Other Little Ships
I became a Christian in 1970 at the age of fourteen. I began my career of public speaking, teaching, and preaching a short time after my salvation experience. From a professional point of view I did not know enough about anything to be speaking to others with authority, much less to volunteer myself as a teacher or a preacher in any setting.
I could tell others my personal story, however. I could share my own testimonial information as evidence that something important had happened in my life, and I did that enthusiastically.
All communicators are story creators, witnesses on the stand, and in some form or fashion, ultimately writers. So, I began writing notes and outlines from which my messages and lessons would spring. I wrote notes on my observations and thoughts that arose and grew from constant Bible study and reading from every book that I could posses. I did not know, in the beginning, how to record entire manuscripts for my messages and devotions (I would learn that discipline later in seminary), but writing helped me collect my thoughts and order them. Writing helped me examine what I was thinking upon the black and white of the page and it made me test the information that was the fruit of my study before I delivered it to those who would graciously listen.
I kept journals and notebooks, reams of loose leaf, lined paper with miles of scribblings and scratches that flowed from a river of ink and a heart and mind that burned with spiritual curiosity and an eagerness to learn. I read, studied, wrote, and stood up to speak every time that someone gave me an opportunity or an invitation. There were many.
Writing assignments in high school were never very challenging, and only one writing class was offered in four years before graduation, but it helped and gave my writing, story-telling, and speaking a little shape and a little more precision and clarity. College required me to be more focused and seminary gave me the research and recording tools that would be foundational to my first messages that were truly worthy of being heard, and writing that was worthy of being read.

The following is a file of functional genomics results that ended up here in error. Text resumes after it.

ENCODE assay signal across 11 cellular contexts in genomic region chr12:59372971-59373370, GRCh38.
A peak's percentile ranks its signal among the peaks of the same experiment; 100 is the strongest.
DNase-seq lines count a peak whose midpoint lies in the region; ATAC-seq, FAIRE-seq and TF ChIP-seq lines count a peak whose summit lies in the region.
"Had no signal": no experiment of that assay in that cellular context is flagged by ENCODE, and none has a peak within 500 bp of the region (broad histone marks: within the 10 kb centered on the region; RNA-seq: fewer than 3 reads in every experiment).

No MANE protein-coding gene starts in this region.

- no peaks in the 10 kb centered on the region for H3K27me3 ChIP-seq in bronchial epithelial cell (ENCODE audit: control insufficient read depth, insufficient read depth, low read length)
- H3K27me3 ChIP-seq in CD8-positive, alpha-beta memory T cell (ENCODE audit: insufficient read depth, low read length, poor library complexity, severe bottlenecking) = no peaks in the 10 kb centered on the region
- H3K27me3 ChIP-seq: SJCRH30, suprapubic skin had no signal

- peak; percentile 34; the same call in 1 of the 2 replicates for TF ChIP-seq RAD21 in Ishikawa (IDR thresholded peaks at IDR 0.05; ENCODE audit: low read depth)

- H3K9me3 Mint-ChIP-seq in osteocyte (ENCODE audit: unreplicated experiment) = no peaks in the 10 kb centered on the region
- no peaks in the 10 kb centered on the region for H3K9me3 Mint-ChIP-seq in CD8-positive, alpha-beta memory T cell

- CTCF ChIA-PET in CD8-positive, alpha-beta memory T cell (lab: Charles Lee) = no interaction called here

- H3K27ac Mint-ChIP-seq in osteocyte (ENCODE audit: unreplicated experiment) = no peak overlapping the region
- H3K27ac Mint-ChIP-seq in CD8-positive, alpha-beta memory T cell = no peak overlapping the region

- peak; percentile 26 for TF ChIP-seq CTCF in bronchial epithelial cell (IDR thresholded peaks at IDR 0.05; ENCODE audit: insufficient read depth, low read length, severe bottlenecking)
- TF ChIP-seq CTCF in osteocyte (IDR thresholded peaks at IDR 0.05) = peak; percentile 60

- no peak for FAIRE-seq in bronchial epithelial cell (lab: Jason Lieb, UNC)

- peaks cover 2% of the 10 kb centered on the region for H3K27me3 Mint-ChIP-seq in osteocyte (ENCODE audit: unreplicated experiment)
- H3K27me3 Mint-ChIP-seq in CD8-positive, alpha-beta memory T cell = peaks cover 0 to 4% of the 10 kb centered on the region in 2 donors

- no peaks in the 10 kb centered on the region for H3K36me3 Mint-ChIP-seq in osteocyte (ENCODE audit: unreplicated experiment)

I could discern from the testimonies of others, their reactions to my communications, their responses to my words, and their reflections upon my work, I was improving.
Speaking, teaching and preaching from a pastoral lectern and pulpit expanded into a radio broadcast opportunity in my second pastorate. I self-published my first book while serving there (Among the Sweetest – a history of the Vanndale Baptist Church in Vanndale, Arkansas in 1985). My third pastorate began with a local weekly radio broadcast as well, I was invited to publish brief articles in the Ardmore Shopper over a ten year stint, and I published a brief history of the Wooley Springs Baptist Church before being called to a church closer to home.
A member at Wooley Springs introduced me to the world of the personal computer, and when I traveled to my next assignment I was armed with the most important tool that I have found for putting thought, data, information, and passion to paper. The offices of the Oak Park Baptist Church in Decatur, Alabama had a data fax machine (another technology that was new to me) and I was soon writing one-page articles, devotional thoughts and observations and sending them out to every business and location that I knew that possessed the ability to receive my words.
During my ten years as pastor at Oak Park I was sought often by a local television ministry to appear as a guest speaker. I continued to study, read, preach, teach, and write.
The collection of bite-sized devotional thoughts that you are reading now represents all of the material that I sent by electronic facsimile during a year and a half period while serving at Oak Park. The very first rendering was based upon a message that was delivered by a fellow minister during Pastor’s Conference while I served at Wooley Springs. The speaker’s text was Mark 4:35-36, and for the first time in all of my years of reading the New Testament, my attention fell upon the “Other Little Ships” mentioned in the gospel story.
I saw a world of previously unnoticed meaning and import with the intent of those little-known words. The knowledge of this missed detail sent me back into the scriptures looking for other messages and meanings that I had overlooked. I learned that a treasure tiny gems and jewels were divinely placed in the Bible stories that I thought that I had known so well. They were wonderful truths that were hidden in plain sight and I immediately became a treasure-hunter.
The discovery of “Other Little Ships” opened a door in my vision, my perception, and my perspective as I began to read the scriptures again, through different eyes. From the point of that discovery, everything that I have published has been recorded as an Other Little Ships Publication.
I record this Preface on Sunday, October 5, 2014 at the beginning of a formal gathering of my first Other Little Ships offerings. I assembled and self-published them in a single volume to the members of the Oak Park Baptist Church in 1995. This is a new publication for a new medium: electronic books (eBooks). I have not changed any of the articles and have arranged them in the order that I first faxed them to the wind! The only thread that holds them together is that they are all from the gospels and find their roots in the story of Jesus. Only a few are connected one to another. Most of them stand alone.
They hold up rather well, and I’m proud to give them new life. I hope that you enjoy reading them as much as I have enjoyed reading them again in the preparation.